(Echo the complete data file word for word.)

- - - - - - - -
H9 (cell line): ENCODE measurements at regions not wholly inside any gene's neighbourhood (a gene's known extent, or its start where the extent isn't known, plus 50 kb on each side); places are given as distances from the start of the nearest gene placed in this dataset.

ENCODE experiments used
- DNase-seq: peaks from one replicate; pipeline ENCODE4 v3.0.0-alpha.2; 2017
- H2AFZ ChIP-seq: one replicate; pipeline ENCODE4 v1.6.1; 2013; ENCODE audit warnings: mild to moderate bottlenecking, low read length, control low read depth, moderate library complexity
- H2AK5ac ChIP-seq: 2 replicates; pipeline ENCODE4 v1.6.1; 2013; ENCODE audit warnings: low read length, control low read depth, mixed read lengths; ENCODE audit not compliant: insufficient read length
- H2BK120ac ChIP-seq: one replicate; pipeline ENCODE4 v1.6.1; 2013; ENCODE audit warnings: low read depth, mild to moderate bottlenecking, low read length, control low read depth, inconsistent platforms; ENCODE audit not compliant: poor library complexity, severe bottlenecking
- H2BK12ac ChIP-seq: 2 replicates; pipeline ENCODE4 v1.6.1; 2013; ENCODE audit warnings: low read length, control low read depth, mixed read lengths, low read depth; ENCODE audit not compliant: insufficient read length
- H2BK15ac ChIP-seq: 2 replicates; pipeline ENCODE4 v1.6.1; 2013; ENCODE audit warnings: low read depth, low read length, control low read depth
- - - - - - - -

H9 (cell line): ENCODE measurements at regions not wholly inside any gene's neighbourhood (a gene's known extent, or its start where the extent isn't known, plus 50 kb on each side); places are given as distances from the start of the nearest gene placed in this dataset.

ENCODE experiments used
- DNase-seq: peaks from one replicate; pipeline ENCODE4 v3.0.0-alpha.2; 2017
- H2AFZ ChIP-seq: one replicate; pipeline ENCODE4 v1.6.1; 2013; ENCODE audit warnings: mild to moderate bottlenecking, low read length, control low read depth, moderate library complexity
- H2AK5ac ChIP-seq: 2 replicates; pipeline ENCODE4 v1.6.1; 2013; ENCODE audit warnings: low read length, control low read depth, mixed read lengths; ENCODE audit not compliant: insufficient read length
- H2BK120ac ChIP-seq: one replicate; pipeline ENCODE4 v1.6.1; 2013; ENCODE audit warnings: low read depth, mild to moderate bottlenecking, low read length, control low read depth, inconsistent platforms; ENCODE audit not compliant: poor library complexity, severe bottlenecking
- H2BK12ac ChIP-seq: 2 replicates; pipeline ENCODE4 v1.6.1; 2013; ENCODE audit warnings: low read length, control low read depth, mixed read lengths, low read depth; ENCODE audit not compliant: insufficient read length
- H2BK15ac ChIP-seq: 2 replicates; pipeline ENCODE4 v1.6.1; 2013; ENCODE audit warnings: low read depth, low read length, control low read depth